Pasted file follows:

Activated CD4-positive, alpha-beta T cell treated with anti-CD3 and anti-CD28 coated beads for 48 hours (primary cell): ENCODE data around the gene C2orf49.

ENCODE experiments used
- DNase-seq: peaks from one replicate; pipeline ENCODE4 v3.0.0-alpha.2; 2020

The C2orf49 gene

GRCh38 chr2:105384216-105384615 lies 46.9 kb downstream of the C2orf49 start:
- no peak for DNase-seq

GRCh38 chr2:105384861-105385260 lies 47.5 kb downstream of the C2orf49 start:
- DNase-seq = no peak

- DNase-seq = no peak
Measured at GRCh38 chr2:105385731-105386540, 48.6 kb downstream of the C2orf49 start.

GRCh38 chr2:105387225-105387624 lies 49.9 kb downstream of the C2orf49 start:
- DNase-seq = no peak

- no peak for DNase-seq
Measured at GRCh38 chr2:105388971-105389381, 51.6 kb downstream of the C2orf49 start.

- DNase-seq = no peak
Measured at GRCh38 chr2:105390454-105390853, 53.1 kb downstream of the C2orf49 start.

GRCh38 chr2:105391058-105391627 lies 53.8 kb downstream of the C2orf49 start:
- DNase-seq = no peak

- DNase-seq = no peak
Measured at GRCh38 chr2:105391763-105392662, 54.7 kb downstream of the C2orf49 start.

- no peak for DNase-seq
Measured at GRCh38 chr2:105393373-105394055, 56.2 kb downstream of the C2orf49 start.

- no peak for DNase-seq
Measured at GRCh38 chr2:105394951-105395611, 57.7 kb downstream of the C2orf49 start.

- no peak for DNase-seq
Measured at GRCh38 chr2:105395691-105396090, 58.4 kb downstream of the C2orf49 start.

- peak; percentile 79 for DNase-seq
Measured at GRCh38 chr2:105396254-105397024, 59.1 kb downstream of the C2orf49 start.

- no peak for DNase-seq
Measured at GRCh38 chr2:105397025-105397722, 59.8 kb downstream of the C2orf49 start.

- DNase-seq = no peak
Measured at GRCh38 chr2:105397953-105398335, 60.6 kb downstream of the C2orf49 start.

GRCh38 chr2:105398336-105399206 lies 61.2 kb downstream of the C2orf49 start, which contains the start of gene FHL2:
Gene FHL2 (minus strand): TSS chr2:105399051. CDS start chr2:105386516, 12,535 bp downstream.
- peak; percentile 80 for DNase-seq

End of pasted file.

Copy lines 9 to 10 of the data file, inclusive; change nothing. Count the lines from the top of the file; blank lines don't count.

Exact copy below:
- DNase-seq = no peak
Measured at GRCh38 chr2:105385731-105386540, 48.6 kb downstream of the C2orf49 start.